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Wilson v. O'Brien

September 2, 2009

ROBERT WILSON, PLAINTIFF,
v.
JAMES O'BRIEN (STAR NO. 20466), GERALD CARROLL, JOHN HALLORAN, ESTATE OF EDWARD TRIGGS, CHICAGO POLICE DETECTIVE ROLSTON (STAR NO. 20101), CHICAGO POLICE DETECTIVE MCINERNEY (STAR NO. 20202), CHICAGO POLICE DETECTIVE MOSER (STAR NO. 20465), CHICAGO POLICE DETECTIVE THOMAS M. COUGHLIN (STAR NO. 20983), CHICAGO POLICE DETECTIVE RICHARDS (STAR NO. 21200), CHICAGO POLICE SERGEANT BONKE (STAR NO. 2108), AND CITY OF CHICAGO, DEFENDANTS.



The opinion of the court was delivered by: Charles P. Kocoras, District Judge

MEMORANDUM OPINION

This matter comes before the court on two motions filed by Defendants James O'Brien, Gerard Carroll, John Halloran, Leonard Rolston, Daniel McInerney, William Moser, Albert Graf, Warren Richards, Fred Bonke, and the City of Chicago (collectively referred to as "O'Brien"). The first is a motion to dismiss ¶¶ 2, 23, and 25 of the second amended complaint; the second is a motion for release of mental health records of Jerryco Wagner. For the reasons set forth below, the motions are denied.

BACKGROUND

According to the allegations of the complaint, which we must accept as true for present purposes, Wilson was arrested in March 1997 for an attack that took place the day before, in which a woman was badly cut while waiting at a bus stop in Chicago. Defendants James O'Brien, Gerald Carroll, and John Halloran were the arresting officers; they were officers in the Chicago Police Department. After his arrest, Wilson was held in police custody for an extended period of time, during which he was allegedly physically abused; denied adequate sleep, food, and necessary medication; intimidated; and promised leniency if he confessed and violence if he did not. The interrogation period ceased when Wilson gave an oral statement stating that he had committed the attack for which he had been arrested.

The complaint contends that the arresting officers as well as other members of the Chicago Police Department manipulated the victim of the attack into identifying Wilson as her assailant and then withheld from Wilson and his counsel that she had initially expressed doubt. Other similar crimes had been committed during the same time period in the same area, and a man named Jerryco Wagner had been arrested for their commission and had confessed. Wagner was tried for the other attacks but was found not guilty by reason of insanity. He has been housed at the Chester Mental Health Center since that time.

Wilson was convicted of attempted murder and was imprisoned for nine years before obtaining a writ of habeas corpus pursuant to 28 U.S.C. § 2254. When directed by the federal court to retry Wilson within ninety days or release him from custody, the State chose the latter.

Thereafter, Wilson brought suit against Defendants, alleging violations of 42 U.S.C. § 1983 based on due process, conspiracy, and failure to intervene. The initial complaint asserted that Wagner was not interviewed regarding the attack for which Wilson was arrested. The most recent pleading states instead that the police did interview Wagner and that he confessed to the attack in the interview, but the police did not provide that information to Wilson or his attorney. Wagner has provided an affidavit stating that he is willing and competent to testify that he was interviewed regarding the attack for which Wilson was convicted and that during that interview he admitted to its commission.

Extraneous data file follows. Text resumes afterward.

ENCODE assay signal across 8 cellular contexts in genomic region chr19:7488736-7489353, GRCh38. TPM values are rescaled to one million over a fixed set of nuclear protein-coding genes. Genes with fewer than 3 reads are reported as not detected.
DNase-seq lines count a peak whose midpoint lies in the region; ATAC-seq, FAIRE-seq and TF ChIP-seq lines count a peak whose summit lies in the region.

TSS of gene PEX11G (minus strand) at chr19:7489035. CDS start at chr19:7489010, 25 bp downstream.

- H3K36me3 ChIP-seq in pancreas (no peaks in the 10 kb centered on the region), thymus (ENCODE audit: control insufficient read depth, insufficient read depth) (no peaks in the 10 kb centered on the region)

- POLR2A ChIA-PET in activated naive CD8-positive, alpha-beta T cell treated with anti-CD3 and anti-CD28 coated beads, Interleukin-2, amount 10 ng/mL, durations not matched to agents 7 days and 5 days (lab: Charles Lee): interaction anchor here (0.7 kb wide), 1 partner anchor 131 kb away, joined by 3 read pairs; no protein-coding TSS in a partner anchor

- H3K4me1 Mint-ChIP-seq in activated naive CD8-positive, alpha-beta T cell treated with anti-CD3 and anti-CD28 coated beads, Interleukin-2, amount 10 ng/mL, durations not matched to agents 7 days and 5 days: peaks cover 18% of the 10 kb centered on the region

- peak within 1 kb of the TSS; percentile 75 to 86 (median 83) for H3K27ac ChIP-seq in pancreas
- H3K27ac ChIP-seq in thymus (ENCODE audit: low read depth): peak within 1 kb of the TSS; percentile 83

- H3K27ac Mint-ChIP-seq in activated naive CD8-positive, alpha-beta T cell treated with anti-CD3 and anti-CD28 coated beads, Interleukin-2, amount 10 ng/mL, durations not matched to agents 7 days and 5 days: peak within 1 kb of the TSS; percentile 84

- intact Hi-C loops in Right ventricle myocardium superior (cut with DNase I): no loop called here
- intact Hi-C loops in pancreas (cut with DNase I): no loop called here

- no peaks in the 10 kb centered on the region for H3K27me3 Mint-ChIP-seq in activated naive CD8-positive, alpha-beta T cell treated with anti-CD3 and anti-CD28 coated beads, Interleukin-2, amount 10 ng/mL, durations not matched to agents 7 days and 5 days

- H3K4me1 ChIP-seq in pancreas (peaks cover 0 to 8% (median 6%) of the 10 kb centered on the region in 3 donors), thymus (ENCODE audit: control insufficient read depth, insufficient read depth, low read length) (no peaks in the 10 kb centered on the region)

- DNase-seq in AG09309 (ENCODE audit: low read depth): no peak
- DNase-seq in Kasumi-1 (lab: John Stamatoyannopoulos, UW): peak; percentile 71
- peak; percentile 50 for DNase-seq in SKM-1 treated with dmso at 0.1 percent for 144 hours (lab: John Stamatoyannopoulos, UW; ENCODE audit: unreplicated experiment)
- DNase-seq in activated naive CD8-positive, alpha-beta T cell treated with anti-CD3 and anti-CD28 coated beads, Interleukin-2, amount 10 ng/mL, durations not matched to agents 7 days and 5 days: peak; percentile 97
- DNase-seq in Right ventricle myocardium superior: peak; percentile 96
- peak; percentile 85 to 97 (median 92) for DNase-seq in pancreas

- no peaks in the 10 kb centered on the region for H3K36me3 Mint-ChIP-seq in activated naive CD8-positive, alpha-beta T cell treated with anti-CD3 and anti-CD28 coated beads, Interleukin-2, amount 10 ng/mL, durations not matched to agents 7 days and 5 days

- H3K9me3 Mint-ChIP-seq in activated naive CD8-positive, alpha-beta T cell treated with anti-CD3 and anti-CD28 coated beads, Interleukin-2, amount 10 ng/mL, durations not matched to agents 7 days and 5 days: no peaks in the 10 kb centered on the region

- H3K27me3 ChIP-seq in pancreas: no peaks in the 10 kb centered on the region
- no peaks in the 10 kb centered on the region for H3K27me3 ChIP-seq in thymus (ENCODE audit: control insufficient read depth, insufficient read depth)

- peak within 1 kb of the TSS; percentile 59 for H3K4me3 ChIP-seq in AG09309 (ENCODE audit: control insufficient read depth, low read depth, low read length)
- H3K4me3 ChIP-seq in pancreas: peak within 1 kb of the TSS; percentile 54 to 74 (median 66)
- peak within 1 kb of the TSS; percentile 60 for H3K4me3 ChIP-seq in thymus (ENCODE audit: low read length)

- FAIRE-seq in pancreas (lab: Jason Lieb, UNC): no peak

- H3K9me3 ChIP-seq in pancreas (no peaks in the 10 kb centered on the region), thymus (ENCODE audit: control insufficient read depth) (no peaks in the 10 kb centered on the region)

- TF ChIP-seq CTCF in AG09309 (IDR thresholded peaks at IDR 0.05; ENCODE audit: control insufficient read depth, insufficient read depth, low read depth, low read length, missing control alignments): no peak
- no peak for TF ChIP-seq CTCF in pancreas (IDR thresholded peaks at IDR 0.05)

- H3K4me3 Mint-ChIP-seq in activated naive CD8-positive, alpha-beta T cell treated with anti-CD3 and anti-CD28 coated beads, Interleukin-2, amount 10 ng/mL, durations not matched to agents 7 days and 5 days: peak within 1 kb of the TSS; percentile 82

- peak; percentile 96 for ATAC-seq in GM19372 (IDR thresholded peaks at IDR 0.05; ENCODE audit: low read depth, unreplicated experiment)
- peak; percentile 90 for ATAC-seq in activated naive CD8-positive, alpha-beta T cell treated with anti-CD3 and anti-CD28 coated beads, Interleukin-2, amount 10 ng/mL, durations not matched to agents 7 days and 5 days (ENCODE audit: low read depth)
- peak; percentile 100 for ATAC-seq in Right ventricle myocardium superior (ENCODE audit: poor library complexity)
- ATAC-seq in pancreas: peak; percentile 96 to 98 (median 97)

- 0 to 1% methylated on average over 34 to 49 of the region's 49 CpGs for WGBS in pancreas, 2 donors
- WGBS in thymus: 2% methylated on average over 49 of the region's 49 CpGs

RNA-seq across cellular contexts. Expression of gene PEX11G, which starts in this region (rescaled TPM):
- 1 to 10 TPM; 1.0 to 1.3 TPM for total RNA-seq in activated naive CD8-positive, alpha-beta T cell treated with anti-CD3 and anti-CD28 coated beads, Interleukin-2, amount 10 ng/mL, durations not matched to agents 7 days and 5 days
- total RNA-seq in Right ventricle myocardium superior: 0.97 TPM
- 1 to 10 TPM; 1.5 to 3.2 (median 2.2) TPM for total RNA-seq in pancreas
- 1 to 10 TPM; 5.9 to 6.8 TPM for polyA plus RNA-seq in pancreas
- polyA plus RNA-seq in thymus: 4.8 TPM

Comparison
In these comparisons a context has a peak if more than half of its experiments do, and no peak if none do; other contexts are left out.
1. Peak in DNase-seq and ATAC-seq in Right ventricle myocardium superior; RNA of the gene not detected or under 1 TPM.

O'Brien now moves to dismiss the new allegations and for an order mandating the release of all of Wagner's mental health records.

LEGAL STANDARDS

A. Motion to Dismiss

Fed. R. Civ. P. 12(b)(6) evaluates the legal sufficiency of a plaintiff's complaint.

Gibson v. City of Chicago, 910 F.2d 1510, 1520 (7th Cir. 1990). In ruling on a motion to dismiss, a court must draw all reasonable inferences in favor of the plaintiff, construe all allegations of a complaint in the light most favorable to the plaintiff, and accept as true all well-pleaded facts and allegations in the complaint. Bontkowski v. First Nat'l Bank of Cicero, 998 F.2d 459, 461 (7th Cir. 1993); Perkins v. Silverstein, 939 F.2d 463, 466 (7th Cir. 1991). To state a claim on which relief can be granted, a plaintiff must satisfy two conditions: first, the complaint must describe the claim in sufficient detail to give the defendant fair notice of what the claim is and the grounds upon which it rests; and second, its allegations must plausibly suggest that the plaintiff has a right to relief, raising that possibility above a speculative level. EEOC v. Concentra Health Servs., 496 F.3d 773, 776 (7th Cir. 2007); see also Ashcroft v. Iqbal, - U.S. -, 129 S.Ct. 1937, 1950 (2009); Bell Atlantic Corp. v. Twombly, 550 U.S. 544, 555, 127 S.Ct. 1955, 1964-65 (2007). The court will apply the notice-pleading standard on a case-by-case basis to evaluate whether recovery is plausible. Tamayo v. Blagojevich, 526 F.3d 1074, 1083 (7th Cir. 2008).

A complaint's legal sufficiency is not compromised simply because it does not anticipate or otherwise preemptively address potential defenses. Xechem, Inc. v. Bristol-Myers Squibb Co., 372 F.3d 899, 901 (7th Cir. 2004). However, if the complaint so unmistakably establishes the presence of a defense that the suit is rendered frivolous, the affected allegations can be dismissed ...


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